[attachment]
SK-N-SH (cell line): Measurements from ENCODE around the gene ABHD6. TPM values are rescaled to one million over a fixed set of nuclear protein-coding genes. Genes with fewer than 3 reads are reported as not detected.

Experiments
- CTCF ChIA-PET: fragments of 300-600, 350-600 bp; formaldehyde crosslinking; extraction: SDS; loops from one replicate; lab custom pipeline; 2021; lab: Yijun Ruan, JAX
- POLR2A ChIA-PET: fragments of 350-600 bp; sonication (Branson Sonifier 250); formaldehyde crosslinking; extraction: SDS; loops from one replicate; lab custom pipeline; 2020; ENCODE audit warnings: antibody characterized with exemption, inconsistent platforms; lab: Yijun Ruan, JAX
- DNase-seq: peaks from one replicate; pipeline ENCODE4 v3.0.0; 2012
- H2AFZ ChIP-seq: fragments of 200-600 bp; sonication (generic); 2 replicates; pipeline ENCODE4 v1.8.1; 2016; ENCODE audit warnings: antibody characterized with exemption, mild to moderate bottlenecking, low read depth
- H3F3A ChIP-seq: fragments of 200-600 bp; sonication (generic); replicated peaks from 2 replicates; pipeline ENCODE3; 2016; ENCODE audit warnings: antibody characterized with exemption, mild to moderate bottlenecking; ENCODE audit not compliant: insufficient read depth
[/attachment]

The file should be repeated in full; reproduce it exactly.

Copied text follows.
SK-N-SH (cell line): Measurements from ENCODE around the gene ABHD6. TPM values are rescaled to one million over a fixed set of nuclear protein-coding genes. Genes with fewer than 3 reads are reported as not detected.

Experiments
- CTCF ChIA-PET: fragments of 300-600, 350-600 bp; formaldehyde crosslinking; extraction: SDS; loops from one replicate; lab custom pipeline; 2021; lab: Yijun Ruan, JAX
- POLR2A ChIA-PET: fragments of 350-600 bp; sonication (Branson Sonifier 250); formaldehyde crosslinking; extraction: SDS; loops from one replicate; lab custom pipeline; 2020; ENCODE audit warnings: antibody characterized with exemption, inconsistent platforms; lab: Yijun Ruan, JAX
- DNase-seq: peaks from one replicate; pipeline ENCODE4 v3.0.0; 2012
- H2AFZ ChIP-seq: fragments of 200-600 bp; sonication (generic); 2 replicates; pipeline ENCODE4 v1.8.1; 2016; ENCODE audit warnings: antibody characterized with exemption, mild to moderate bottlenecking, low read depth
- H3F3A ChIP-seq: fragments of 200-600 bp; sonication (generic); replicated peaks from 2 replicates; pipeline ENCODE3; 2016; ENCODE audit warnings: antibody characterized with exemption, mild to moderate bottlenecking; ENCODE audit not compliant: insufficient read depth